I remember having a Lebanese sauce made with walnuts that was very versatile and served over vegetables and chicken – I wonder it it’s similar to the Georgian sauce?

        You’ve put me in the mood for cooking, and luckily I have two packets of walnuts in the cupboard! October 3, 2017 at 5:26am Reply

        • Victoria: The only Lebanese dish with walnuts I tried was muhammara, red peppers and walnuts spread. Usually, the sauces Lebanese use to dress vegetables are made with tahini.

          But either way, I doubt that it would be similar, because Georgian cuisine uses completely different spices and techniques. October 3, 2017 at 5:32am Reply

  • Danaki: Curious, the Levantine word for ‘supra’ is ‘sufra’!! And it means exactly the same thing. October 4, 2017 at 11:20am Reply

    • Victoria: In Persian a similar word is sofreh (سفره)، which means a tablecloth as well as a feast. October 4, 2017 at 11:29am Reply

  • SFSteve: This is an eye-opening post. Believe it or not, Georgian wine is a “thing,” even if it’s on the fringe. Pheasant’s Tears has made inroads among natural wine fans. As for the dance, I’m a regular spectator and never have I seen anything with such emphasis on the knees. Fascinating. Would love to see that live. Finally, Georgian musicians gain more recognition with every recording they make: violinist Lisa Batiashvili and pianist Khatia Bunistishvili are strikingly accomplished performers. October 6, 2017 at 10:30pm Reply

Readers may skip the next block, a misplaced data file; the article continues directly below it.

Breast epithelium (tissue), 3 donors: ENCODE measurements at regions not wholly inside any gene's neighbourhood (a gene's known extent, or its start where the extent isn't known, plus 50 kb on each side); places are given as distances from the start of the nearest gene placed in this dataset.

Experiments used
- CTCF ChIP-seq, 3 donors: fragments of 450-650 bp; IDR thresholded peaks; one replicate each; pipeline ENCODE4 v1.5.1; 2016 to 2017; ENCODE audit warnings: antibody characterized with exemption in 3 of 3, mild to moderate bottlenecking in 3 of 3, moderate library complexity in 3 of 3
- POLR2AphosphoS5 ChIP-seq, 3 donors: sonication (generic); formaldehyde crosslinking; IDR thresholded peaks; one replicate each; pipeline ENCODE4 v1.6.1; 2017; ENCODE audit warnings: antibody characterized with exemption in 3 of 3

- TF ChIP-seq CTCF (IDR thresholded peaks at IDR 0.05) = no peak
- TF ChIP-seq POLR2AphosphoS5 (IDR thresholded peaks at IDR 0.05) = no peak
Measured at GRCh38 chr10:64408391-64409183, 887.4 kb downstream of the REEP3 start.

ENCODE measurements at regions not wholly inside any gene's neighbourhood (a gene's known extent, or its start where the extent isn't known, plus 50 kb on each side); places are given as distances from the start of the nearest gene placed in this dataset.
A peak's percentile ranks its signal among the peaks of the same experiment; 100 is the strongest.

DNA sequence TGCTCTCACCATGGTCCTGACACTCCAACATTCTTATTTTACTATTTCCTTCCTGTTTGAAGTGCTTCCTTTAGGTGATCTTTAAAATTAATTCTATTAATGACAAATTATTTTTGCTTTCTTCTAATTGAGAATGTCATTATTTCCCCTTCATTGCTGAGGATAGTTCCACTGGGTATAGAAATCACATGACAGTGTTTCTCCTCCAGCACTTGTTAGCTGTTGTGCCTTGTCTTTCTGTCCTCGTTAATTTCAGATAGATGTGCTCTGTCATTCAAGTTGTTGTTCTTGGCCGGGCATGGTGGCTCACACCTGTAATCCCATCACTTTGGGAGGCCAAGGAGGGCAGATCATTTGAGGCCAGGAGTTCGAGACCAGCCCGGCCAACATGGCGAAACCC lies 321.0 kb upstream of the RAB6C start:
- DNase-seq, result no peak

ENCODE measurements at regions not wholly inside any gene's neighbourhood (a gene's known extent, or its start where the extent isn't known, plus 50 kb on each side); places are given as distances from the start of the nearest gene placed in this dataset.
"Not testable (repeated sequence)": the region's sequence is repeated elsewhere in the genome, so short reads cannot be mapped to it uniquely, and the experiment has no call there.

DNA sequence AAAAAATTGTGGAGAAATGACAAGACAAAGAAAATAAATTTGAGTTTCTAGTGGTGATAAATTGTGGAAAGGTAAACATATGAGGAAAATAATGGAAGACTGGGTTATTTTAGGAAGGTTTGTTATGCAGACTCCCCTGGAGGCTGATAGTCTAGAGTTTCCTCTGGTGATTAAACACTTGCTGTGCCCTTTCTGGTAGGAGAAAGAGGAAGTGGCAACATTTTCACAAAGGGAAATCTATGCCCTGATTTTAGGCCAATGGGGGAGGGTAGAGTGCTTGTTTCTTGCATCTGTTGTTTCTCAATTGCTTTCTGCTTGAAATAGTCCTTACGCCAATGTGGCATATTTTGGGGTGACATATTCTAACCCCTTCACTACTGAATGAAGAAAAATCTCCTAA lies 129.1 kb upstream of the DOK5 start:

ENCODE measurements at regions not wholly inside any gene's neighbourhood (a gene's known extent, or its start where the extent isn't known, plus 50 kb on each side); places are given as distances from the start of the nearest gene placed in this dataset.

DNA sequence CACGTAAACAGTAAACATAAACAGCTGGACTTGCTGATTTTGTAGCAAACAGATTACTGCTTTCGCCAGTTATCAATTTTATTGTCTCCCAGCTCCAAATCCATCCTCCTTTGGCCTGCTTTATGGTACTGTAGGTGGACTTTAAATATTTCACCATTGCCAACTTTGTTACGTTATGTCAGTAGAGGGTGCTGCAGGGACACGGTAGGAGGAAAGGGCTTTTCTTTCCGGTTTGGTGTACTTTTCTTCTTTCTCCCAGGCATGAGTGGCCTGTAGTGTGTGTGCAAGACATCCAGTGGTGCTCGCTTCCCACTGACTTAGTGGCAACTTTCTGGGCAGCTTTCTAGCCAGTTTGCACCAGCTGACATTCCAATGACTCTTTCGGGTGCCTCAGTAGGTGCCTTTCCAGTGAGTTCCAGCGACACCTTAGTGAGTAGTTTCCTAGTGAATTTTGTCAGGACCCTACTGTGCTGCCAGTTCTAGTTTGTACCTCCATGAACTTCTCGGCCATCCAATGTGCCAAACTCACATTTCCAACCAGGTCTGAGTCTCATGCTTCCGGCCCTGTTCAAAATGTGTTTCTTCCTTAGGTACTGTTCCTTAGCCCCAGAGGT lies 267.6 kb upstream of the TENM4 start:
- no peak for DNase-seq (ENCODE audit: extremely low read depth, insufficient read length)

• Annie: Count me among Lisa Batiashvili’s fans. I heard her live once and it was an unforgettable experience. October 7, 2017 at 4:23am Reply

    • Victoria: Yes, this kind of dance is quite old and traditional. Professional dance like the kind I shared in another post is one thing, but going to a Georgian wedding and seeing regular men take the dance floor and start doing these complicated turns is an experience in its own league!

      In the US you have more chances to try Georgian wines than here in the EU, where the lobbying of the wine-producing member countries keeps the market effectively closed to many others. Visiting Georgia and doing wine tasting locally is the best thing, though. October 7, 2017 at 10:28am Reply

  • Natalja: We just come back from Georgia a week ago.What an anazing experience that was!I hope that one day we’ll be back to continue exploring this beautifull,ragged country. October 8, 2017 at 4:55pm Reply

    • Victoria: Ah, so envious of your recent trip. I can’t wait to return myself. October 10, 2017 at 11:31am Reply